As The North American International Auto Show happens in Detroit, Renault CEO and former Nissan CEO Carlos Ghosn continues his detention in a Japanese jail. And the scandal and controversy surrounding the executive who once commanded standing-room-only press conferences at this show hit its U.S. operations.
Nissan, which ousted Ghosn in November and assisted Japanese authorities in building a case against the CEO, has accepted the resignation of Jose Munoz, the former head of its North American operation and most recently the Chief Performance Officer of Nissan. Munoz’s exit appears to be connected to a probe into how some Southern California Nissan franchises were awarded, and if the process was proper.
Munoz, a fierce executive known for his hard-charging and demanding style, was a top lieutenant of Ghosn. He left his North American responsibilities last year to pay more attention to China for Ghosn.
Nissan has been making great sales gains in the U.S. in the last five years as some of its crossovers really caught on with buyers, namely the Rogue and Murano, on top of the success of the Altima sedan.
Ghosn and former Nissan board member Greg Kelly are under indictment for violation of Japan’s financial disclosure laws. Ghosn has been in a detention facility since last November, while Kelly has been released for health reasons.
While Ghosn has been protesting and asserting his innocence, more information, charges and conflicts of interest continue to emerge.
The issue with two California franchises is that they are owned by a Saudi who has ties to another Saudi businessman Ghosn was personally doing business with.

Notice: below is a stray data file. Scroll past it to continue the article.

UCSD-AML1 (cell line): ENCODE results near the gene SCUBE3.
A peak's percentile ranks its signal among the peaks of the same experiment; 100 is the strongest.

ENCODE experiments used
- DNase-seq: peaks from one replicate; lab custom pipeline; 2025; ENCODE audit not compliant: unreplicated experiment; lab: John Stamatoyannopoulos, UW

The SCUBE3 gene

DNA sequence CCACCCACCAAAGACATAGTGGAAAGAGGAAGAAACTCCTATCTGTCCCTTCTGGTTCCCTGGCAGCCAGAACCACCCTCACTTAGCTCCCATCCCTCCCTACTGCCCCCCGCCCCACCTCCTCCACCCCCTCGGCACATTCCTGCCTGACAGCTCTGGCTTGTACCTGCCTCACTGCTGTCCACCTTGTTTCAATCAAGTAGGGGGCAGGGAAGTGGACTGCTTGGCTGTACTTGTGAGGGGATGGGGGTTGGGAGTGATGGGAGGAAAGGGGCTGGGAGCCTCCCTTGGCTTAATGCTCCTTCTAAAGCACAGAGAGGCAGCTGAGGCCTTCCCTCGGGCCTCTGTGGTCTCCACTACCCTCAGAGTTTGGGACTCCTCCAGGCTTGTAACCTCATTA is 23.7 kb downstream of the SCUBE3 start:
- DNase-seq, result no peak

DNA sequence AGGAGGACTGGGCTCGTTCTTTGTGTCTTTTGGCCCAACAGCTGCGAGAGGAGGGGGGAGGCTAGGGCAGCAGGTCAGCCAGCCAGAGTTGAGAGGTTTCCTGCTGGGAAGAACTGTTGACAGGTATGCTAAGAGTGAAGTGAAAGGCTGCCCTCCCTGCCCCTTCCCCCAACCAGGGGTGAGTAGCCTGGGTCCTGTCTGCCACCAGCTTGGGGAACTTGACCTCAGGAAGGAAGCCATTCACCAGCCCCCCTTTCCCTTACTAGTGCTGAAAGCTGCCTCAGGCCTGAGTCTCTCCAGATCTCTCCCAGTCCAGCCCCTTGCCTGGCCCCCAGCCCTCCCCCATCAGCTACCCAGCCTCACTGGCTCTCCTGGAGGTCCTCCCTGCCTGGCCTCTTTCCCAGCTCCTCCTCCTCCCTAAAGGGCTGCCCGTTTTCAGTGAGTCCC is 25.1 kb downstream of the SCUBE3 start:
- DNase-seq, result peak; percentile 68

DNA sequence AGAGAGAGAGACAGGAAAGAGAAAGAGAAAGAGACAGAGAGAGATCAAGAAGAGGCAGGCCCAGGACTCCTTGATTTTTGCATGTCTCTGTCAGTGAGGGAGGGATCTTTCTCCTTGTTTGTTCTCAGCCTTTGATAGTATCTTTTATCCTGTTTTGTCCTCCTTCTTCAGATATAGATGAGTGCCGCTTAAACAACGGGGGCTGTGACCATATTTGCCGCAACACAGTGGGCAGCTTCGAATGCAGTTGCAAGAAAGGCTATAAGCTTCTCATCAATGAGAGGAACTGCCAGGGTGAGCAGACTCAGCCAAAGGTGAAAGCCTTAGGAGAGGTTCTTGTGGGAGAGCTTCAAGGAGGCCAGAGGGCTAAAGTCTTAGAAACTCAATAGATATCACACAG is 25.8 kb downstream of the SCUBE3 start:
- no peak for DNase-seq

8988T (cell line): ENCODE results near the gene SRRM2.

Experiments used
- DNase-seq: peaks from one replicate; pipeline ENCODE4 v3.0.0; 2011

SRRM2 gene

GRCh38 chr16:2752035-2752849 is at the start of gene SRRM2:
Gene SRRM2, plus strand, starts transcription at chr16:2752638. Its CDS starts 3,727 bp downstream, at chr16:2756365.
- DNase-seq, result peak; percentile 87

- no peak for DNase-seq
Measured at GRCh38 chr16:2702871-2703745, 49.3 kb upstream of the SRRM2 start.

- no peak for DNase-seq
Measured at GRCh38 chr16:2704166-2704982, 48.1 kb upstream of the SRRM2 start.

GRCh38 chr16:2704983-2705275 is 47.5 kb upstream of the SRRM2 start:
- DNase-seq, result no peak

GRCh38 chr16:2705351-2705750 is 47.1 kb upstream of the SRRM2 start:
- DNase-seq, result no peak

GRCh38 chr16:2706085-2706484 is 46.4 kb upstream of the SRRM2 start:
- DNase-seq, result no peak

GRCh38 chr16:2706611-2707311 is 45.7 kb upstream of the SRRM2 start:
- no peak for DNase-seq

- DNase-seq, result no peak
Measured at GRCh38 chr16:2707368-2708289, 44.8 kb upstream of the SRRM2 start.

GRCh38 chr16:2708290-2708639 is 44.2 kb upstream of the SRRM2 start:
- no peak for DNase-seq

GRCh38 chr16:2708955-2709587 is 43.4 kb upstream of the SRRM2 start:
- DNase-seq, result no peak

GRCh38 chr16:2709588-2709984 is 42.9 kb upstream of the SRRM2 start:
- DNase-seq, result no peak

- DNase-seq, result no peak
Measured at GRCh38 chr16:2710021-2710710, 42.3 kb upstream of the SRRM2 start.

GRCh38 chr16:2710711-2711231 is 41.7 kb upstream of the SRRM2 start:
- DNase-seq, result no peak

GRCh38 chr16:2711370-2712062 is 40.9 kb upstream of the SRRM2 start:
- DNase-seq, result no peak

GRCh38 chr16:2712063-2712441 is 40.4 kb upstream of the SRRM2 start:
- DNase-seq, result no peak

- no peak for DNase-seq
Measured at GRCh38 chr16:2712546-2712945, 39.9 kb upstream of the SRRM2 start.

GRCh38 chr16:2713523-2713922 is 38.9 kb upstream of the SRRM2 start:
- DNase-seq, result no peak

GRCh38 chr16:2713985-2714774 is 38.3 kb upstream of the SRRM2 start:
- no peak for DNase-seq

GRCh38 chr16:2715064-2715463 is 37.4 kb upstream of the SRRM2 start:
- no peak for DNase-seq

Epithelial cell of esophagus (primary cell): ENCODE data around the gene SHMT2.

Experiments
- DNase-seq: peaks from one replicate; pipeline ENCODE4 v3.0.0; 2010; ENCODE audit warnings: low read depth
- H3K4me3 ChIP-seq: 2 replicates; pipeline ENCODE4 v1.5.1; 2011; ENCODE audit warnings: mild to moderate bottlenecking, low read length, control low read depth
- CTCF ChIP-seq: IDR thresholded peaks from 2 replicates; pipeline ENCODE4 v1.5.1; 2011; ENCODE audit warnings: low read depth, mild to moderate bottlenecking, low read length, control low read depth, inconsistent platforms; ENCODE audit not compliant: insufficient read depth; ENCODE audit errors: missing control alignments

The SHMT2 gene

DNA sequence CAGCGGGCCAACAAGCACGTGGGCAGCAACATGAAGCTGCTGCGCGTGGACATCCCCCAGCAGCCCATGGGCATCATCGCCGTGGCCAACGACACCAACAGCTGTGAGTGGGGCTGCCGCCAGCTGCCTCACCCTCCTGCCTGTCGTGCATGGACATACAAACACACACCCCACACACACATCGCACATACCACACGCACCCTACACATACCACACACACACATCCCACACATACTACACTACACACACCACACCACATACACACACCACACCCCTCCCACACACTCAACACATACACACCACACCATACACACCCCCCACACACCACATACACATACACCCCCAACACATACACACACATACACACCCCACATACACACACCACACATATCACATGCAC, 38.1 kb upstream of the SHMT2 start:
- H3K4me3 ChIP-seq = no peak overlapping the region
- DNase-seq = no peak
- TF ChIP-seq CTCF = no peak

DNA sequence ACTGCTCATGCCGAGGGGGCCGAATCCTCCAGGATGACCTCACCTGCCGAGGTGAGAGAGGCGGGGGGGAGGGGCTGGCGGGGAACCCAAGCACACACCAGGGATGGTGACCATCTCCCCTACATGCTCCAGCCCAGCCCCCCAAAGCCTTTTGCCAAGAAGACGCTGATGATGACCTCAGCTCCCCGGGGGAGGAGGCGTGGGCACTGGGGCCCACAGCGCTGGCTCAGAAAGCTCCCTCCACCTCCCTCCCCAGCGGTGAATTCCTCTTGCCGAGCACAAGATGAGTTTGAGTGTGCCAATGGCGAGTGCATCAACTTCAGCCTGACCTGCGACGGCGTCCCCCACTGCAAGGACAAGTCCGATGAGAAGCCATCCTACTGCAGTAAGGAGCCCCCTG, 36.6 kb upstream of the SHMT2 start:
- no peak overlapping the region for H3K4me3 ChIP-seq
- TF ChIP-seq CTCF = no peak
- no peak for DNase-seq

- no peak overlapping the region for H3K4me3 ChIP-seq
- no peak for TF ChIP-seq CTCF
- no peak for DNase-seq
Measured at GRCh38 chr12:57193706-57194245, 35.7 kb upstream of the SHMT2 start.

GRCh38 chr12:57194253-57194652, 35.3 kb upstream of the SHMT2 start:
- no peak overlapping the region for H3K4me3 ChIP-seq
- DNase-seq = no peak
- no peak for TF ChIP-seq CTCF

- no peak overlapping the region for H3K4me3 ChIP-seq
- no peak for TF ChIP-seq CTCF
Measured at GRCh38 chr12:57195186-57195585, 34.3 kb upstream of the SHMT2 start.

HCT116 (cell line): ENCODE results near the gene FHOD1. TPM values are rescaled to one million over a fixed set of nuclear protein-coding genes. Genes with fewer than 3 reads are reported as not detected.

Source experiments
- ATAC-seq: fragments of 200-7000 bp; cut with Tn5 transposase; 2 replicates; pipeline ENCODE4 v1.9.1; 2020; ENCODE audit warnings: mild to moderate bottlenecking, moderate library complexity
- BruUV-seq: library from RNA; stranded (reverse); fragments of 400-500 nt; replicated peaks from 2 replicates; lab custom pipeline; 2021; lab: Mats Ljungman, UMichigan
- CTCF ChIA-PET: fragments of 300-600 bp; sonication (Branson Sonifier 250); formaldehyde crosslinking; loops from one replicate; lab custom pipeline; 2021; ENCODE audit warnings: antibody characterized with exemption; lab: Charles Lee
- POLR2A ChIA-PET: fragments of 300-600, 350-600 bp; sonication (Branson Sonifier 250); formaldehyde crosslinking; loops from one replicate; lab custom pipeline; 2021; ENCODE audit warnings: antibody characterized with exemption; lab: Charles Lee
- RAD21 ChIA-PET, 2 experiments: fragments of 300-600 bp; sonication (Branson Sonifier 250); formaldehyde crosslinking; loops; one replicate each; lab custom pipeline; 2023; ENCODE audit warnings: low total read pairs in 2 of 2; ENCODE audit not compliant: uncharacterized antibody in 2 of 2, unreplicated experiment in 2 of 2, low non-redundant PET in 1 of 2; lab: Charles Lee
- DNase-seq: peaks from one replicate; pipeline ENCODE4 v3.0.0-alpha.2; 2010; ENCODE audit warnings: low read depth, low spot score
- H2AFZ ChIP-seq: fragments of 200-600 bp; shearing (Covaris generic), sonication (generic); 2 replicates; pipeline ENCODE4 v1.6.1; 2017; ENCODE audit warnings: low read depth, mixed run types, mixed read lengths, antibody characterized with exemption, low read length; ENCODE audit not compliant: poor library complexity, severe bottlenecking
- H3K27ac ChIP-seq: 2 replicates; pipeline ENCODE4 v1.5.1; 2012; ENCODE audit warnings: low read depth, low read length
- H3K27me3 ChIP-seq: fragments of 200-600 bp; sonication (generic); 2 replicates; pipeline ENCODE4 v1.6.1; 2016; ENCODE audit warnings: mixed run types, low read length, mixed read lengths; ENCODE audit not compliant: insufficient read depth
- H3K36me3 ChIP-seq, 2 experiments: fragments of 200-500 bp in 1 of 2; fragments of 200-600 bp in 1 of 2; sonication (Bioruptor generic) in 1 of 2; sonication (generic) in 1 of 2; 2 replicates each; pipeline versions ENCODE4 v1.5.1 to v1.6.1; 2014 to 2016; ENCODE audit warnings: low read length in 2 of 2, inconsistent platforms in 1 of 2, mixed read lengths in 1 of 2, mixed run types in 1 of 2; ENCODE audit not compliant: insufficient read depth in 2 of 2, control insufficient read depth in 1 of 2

The latest problem for Ghosn is the disclosure that he directed an unknown salary of $572,000 to be paid to Renault General Secretary Mouna Sepehri, who is responsible for corporate governance in her role as board secretary for an undisclosed post at the Renault-Nissan BV Alliance, which Ghosn also ran. Her actual job at The Alliance is being investigated.
Sepehri currently sits on the Alliance board with nine other Renault and Nissan executives and is the only director who drew a compensation package directly from the subsidiary, according to a Reuters report.
The revelation points to Ghosn’s management of the Alliance empire as a kingdom, with both Renault and Nissan paying attention to proper governance until Nissan cooperated with Japanese Justice officials last year. Ghosn, because of his imperious style, had created a culture at Nissan’s Japanese headquarters that resulted, according to press reports, employees breaking out in applause upon learning of his arrest.
Ghosn and Kelly have been formally charged in Japan with failing to disclose $43 million in additional compensation for 2010-15 that Ghosn had arranged to be paid later. They deny that the deferred compensation agreements were illegal or required disclosure. Ghosn is also being investigated for mixing his personal investments with Nissan’s books with Kelly’s participation and complicity.
Currently, Editor-in-Chief of New Roads Media, I have covered all aspects of the auto industry for some thirty years for publications including USA Today, Businessweek, AOL Autos, Popular Mechanics, Adweek and Advertising Age. Besides my journalism experience, I have also w…
David Kiley covers the global auto industry for Forbes.com and other outlets. He is co-author of the 2015 book: Writing The War: Chronicles of a WWII Correspondent. Prometheus Books.
Source from: Forbes